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Adani Green stock zooms 565% in 2020

Adani Green stock zooms 565% in 2020
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Adani Green stock zooms 565% in 2020 

Highlights

Adani Green’s market cap: Rs 1.73 lakh cr, a 40-fold jump from June 2018

Adani Green Energy Ltd., a unit of one of India's large conglomerates, is the best performer this year among the country's top 100 stocks. It is also the only one in that cohort without a single analyst rating.

Shares of Adani Green have jumped 565 per cent in 2020 versus a gain of just 10 per cent for the National Stock Exchange's Nifty 100 index. The rally helped the company recently win entry to the MSCI India Index.

While the stock's surge may not come as a huge surprise given the heightened global popularity of sustainable assets such as renewable energy stocks amid the pandemic, the complete lack of analyst coverage on the company has left some market participants baffled.

"I find it strange that analysts aren't covering it right now," said Sameer Kalra, a strategist at Target Investing in Mumbai, while adding that the company's low free float - the percentage of shares available for trading - may be the key reason for that.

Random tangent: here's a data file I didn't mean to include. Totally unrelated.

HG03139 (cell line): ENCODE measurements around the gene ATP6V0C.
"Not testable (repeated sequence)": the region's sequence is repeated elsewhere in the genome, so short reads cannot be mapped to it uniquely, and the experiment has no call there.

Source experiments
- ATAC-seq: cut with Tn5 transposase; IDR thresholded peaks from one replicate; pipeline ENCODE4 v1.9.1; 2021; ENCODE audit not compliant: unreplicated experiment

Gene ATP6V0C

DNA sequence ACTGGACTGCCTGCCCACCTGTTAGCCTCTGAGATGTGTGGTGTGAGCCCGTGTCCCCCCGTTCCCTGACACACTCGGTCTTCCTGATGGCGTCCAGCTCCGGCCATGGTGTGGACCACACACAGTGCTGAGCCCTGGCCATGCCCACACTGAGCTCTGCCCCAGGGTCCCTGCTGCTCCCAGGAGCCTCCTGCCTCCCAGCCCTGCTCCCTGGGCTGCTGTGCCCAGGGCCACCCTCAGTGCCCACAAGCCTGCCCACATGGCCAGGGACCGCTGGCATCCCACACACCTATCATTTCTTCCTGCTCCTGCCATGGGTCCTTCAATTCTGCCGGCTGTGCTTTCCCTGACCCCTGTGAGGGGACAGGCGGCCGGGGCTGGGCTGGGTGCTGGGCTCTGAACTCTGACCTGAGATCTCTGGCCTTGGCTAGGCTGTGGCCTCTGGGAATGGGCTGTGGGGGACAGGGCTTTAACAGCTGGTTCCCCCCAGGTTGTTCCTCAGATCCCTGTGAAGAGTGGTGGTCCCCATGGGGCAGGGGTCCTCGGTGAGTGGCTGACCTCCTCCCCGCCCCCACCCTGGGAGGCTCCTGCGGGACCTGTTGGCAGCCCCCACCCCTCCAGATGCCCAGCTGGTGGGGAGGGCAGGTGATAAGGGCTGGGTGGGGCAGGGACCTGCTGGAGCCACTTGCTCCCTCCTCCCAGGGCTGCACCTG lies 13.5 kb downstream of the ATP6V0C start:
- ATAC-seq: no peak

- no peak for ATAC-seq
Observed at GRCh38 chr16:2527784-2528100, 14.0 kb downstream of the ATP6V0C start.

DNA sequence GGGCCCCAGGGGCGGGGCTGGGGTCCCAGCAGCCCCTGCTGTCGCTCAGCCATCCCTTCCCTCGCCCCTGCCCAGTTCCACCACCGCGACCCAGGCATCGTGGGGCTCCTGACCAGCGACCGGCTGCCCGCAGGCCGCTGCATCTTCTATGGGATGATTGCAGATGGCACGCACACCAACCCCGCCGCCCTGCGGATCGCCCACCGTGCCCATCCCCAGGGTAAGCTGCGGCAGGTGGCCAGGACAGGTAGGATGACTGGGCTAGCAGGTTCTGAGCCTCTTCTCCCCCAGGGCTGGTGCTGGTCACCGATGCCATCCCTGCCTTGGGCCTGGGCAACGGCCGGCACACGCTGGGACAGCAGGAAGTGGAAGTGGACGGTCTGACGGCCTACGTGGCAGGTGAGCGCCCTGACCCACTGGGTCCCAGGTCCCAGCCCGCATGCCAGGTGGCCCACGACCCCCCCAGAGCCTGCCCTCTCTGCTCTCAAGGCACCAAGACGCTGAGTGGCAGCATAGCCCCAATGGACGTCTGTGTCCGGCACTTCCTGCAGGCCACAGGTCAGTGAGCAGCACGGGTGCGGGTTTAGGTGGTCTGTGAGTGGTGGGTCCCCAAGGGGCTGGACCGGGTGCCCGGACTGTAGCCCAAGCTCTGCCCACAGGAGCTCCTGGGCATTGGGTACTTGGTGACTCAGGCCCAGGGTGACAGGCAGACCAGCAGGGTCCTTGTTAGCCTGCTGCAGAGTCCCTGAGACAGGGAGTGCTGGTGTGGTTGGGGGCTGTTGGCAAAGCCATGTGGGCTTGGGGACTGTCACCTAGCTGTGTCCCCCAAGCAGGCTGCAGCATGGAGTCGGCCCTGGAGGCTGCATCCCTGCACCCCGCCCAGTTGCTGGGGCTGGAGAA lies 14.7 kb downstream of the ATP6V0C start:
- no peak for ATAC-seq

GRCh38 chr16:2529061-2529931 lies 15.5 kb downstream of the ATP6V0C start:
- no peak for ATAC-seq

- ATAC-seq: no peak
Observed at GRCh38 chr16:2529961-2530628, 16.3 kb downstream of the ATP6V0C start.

With a free float of about 21 per cent, Adani Green is one of the most illiquid stocks in the Nifty 100 gauge.

The low float means the stock is driven more by flows than fundamentals, Kalra said.

Meanwhile, this year's gains have pushed the company's market cap to Rs 1.73 lakh ($23.4 billion) - a more than 40-fold jump from its value at the end of June 2018. That was the month in which the company made its stock-market debut as Adani Enterprises Ltd.'s demerged renewable power business. At the start of 2020, Adani set a goal of becoming the world's largest renewable power company by 2025. In June, it said it will invest Rs 45,000 crore rupees to execute what it called the world's largest solar order. "It takes courage to take a call when things are in the process, when the WIP is happening," said Umesh Mehta, head of research at Samco Securities Ltd.

"That is the time it's difficult and analysts fear they may go wrong. That is why they are silent or don't want to put their hands into it because they have to justify their call," he added. (Bloomberg)

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